Last but not least? Creation of new roles for both AI (autonomous financial advisors) as well as humans (the AI-enabled banking concierge?) At this juncture, we know AI will play a central role in enabling human endeavor. Exactly what that future symbiosis between man and machine will entail is yet to be determined.
Regardless, as this simple example shows, AI (not unlike other emerging technologies) typically manifests in business in three primary stages.
- Automation: Using AI to automate rote, high-volume decisions and activities.
- Job impact? Replacement of low- to medium-skilled jobs by the AI solution. Addition of new highly-skilled roles to create and maintain the AI solution.
- Net effect? Negative.
- Augmentation: Augmenting and supercharging existing practices with AI.
- Job impact? Retention and retraining of some existing resources to exploit new AI-assisted processes. Continued investment in AI conversant resources from algorithm development to business management.
- Net effect? Neutral or Positive.
- Creation: Using AI to deploy new engagement models, products and service models.
- Job impact? Creation of new roles, the specifics of which are TBD.
- Net effect? Positive.
So how will AI impact your business specifically? It depends on the AI application at hand. Feeling overwhelmed by the possibilities? Don’t be. Considering the long-term implications of AI on business and society is an important but complex undertaking. Assessing the material impact of AI on your workforce within the context of your business strategy need not be. Simple questions to ascertain whether existing jobs are likely to be axed, augmented or added as a result of proposed AI solutions include:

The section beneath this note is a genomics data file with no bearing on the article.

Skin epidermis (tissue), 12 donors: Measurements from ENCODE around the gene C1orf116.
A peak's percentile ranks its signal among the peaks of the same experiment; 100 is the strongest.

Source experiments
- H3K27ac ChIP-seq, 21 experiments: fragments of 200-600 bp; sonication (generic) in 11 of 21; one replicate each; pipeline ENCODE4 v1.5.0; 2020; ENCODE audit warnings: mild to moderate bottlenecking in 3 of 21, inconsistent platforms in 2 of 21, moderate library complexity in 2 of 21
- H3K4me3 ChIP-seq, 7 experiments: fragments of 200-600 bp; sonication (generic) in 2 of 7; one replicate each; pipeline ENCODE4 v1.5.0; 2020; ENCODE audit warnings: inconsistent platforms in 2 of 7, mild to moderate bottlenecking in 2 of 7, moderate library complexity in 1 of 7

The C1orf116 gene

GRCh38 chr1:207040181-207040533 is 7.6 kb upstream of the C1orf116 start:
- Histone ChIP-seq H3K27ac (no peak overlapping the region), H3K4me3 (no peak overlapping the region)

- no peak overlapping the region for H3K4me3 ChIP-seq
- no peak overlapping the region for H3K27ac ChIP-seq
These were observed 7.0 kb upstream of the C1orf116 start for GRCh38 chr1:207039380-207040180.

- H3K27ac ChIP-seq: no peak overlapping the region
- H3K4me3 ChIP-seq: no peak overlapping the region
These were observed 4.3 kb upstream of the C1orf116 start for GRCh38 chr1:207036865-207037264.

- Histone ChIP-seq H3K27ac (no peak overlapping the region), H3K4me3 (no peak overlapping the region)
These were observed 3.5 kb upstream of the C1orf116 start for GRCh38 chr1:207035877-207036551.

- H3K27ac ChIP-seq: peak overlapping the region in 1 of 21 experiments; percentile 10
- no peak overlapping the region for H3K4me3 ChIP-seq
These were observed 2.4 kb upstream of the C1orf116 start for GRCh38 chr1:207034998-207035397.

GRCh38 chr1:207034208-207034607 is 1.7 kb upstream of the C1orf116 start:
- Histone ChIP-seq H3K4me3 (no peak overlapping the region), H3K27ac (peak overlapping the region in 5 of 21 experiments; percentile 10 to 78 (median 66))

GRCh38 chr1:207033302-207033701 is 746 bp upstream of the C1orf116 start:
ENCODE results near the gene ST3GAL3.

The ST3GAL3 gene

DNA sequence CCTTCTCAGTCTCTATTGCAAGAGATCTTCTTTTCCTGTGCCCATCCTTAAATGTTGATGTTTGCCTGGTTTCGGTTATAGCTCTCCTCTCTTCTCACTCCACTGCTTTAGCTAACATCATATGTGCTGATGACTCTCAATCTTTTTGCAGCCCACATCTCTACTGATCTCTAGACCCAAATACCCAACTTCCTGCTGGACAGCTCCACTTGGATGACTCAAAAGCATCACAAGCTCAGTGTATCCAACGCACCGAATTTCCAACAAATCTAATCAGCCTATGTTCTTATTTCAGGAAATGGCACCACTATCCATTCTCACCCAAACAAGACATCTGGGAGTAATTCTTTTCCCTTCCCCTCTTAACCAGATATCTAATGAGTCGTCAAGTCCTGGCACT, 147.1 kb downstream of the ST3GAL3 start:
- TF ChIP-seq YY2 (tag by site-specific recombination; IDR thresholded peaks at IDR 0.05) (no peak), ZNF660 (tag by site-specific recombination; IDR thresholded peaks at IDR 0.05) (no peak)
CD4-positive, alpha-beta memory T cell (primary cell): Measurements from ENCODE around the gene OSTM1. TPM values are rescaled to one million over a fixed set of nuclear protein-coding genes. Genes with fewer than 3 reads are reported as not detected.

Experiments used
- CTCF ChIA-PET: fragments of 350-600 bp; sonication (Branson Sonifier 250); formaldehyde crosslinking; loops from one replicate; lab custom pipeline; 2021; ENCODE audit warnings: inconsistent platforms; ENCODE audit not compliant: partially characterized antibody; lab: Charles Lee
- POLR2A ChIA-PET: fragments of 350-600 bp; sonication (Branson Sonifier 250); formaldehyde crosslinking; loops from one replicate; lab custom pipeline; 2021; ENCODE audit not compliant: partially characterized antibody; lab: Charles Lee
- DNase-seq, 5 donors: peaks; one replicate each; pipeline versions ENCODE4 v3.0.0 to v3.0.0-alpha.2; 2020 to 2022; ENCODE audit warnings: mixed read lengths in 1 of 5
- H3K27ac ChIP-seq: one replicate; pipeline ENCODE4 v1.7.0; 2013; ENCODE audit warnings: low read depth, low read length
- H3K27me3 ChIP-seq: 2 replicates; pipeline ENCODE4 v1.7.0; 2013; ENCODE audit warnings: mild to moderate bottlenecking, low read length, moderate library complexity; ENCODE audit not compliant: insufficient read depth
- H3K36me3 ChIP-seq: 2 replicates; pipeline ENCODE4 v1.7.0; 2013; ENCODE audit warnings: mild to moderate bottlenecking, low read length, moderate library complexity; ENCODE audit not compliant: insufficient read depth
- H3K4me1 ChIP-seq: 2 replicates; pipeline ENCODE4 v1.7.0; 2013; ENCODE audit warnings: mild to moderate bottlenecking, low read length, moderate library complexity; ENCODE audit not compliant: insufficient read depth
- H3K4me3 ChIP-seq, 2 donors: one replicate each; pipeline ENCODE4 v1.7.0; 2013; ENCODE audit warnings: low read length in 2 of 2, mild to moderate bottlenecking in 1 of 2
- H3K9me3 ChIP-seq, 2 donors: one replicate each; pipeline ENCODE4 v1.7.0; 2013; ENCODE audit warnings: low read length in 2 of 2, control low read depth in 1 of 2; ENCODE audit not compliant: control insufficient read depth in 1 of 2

- Which tasks are repetitive, high-volume and well-defined?
- What percentage of an individual’s role do these tasks comprise?
- Which activities and decision points can be streamlined? Eliminated?
- What information, provided when, could expedite an individual’s decision or action?
- How much individual bandwidth will be created as a result?
- What is required to create, monitor and maintain the AI solution?
Last but not least: while AI is a hot topic by any standard, multiple studies (such as this recent survey of North America’s biggest banks) confirm that most companies are just beginning their AI journey. As a result, the most immediate impact on jobs may well result from seemingly mundane predictive analytics applications, no AI required! As well as rapidly evolving FinTech solutions as digital innovators reinvent how individuals manage their money, make payments and invest with and without AI.
As the Director of Business Strategies for SAS Best Practices Kimberly balances forward-thinking with real-world perspectives on business analytics, data governance, analytic cultures and change management. Kimberly’s current focus is helping customers understand both the business potential and practical implications of artificial intelligence (AI) and machine learning (ML).